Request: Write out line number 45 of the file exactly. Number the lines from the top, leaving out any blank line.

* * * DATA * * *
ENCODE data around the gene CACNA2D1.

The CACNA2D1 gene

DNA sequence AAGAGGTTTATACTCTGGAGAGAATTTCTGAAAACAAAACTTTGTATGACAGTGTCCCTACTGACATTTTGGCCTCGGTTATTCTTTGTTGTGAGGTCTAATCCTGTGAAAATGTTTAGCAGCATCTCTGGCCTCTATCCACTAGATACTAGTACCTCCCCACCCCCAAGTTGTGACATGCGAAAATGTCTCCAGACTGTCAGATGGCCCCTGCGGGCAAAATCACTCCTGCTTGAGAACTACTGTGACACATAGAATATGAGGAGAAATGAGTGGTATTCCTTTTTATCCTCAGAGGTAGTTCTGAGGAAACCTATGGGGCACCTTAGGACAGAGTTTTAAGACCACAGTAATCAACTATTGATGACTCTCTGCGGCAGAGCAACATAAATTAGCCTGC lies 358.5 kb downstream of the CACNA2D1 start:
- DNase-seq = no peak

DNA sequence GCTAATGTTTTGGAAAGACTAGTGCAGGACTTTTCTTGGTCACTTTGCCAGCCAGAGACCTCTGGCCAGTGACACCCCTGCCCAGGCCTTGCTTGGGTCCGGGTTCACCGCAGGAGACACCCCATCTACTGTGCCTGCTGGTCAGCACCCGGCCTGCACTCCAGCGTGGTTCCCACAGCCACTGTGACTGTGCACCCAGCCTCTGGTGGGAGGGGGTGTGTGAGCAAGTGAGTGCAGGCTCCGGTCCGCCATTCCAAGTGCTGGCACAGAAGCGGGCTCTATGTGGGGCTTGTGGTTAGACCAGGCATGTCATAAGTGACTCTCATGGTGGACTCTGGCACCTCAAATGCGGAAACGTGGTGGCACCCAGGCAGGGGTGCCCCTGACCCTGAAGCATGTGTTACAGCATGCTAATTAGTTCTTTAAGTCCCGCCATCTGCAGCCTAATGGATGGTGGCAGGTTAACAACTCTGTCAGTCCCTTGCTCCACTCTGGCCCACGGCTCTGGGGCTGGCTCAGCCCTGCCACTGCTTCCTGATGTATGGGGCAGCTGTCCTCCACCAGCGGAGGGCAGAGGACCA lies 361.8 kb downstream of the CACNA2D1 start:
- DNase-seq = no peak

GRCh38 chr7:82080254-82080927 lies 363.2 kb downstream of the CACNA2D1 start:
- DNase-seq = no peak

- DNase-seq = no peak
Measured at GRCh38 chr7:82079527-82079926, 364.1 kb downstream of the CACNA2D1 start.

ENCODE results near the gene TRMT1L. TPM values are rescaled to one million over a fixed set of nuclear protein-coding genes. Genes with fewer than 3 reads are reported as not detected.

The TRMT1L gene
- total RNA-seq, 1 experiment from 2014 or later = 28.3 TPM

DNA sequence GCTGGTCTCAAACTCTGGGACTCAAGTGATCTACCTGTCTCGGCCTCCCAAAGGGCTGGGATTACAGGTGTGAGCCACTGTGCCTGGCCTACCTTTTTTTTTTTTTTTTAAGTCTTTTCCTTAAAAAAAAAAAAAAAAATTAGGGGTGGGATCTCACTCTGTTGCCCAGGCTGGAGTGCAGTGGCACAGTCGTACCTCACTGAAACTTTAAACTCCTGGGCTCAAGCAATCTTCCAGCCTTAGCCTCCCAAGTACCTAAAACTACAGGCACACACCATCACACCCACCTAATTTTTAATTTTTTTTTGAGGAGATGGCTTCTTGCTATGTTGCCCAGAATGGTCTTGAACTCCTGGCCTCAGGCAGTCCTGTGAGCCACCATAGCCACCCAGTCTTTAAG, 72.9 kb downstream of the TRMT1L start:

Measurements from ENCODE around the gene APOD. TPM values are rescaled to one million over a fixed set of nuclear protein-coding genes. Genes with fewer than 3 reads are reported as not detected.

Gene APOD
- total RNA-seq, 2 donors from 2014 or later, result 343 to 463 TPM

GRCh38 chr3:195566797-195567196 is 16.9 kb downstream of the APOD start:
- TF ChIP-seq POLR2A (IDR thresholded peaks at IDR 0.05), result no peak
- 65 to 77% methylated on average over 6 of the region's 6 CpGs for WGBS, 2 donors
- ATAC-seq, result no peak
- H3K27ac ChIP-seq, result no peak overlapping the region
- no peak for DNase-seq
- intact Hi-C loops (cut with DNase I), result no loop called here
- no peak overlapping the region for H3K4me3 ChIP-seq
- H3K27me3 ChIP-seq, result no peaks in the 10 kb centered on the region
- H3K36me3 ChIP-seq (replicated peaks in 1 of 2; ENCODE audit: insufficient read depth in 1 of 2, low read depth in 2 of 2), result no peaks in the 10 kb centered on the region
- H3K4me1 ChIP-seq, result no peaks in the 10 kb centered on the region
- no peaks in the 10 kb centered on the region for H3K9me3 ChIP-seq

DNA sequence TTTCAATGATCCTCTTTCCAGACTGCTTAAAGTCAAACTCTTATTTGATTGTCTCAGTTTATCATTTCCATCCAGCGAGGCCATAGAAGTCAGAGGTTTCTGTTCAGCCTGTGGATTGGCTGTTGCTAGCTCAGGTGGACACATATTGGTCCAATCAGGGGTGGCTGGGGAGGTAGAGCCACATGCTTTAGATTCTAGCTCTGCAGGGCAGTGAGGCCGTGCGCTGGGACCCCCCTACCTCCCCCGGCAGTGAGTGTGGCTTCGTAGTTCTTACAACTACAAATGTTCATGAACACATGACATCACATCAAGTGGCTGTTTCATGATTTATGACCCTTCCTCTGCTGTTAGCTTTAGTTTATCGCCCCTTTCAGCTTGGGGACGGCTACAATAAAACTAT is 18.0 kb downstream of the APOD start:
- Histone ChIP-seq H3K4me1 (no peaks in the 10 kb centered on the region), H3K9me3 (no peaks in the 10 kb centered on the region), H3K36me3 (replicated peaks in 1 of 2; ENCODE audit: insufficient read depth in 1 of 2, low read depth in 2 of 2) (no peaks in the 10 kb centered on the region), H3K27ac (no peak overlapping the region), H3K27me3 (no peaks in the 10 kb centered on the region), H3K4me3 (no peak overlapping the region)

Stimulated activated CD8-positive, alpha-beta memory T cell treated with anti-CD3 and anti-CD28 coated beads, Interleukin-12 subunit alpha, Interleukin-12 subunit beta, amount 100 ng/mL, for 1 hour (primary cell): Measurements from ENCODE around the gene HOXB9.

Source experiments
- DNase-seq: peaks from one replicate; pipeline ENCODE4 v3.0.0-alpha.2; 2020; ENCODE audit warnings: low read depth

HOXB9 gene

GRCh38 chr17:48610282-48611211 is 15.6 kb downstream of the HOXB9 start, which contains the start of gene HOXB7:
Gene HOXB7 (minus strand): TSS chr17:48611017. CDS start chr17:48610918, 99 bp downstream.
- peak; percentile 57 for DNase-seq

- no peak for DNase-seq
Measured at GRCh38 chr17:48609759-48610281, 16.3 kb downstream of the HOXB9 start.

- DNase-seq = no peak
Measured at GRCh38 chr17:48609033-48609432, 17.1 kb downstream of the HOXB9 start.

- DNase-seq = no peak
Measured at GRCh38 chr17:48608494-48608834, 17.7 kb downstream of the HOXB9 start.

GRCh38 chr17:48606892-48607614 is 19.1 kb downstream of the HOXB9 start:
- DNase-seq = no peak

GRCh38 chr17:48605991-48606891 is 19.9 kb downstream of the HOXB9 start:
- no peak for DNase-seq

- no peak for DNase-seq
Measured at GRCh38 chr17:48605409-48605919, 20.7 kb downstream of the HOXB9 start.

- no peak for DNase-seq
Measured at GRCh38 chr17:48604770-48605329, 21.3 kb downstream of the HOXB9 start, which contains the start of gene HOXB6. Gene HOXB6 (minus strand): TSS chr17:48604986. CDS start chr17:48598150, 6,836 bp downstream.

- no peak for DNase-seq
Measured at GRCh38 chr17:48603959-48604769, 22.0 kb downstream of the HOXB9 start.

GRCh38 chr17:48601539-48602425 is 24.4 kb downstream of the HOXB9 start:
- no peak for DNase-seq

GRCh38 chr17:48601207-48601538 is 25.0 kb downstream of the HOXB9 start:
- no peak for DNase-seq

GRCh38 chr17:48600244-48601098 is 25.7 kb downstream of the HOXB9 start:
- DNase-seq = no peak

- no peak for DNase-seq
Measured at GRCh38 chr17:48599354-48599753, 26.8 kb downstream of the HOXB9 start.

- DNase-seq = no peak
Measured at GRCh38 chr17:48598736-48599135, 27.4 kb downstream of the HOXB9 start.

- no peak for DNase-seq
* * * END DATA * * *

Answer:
GRCh38 chr17:48606892-48607614 is 19.1 kb downstream of the HOXB9 start: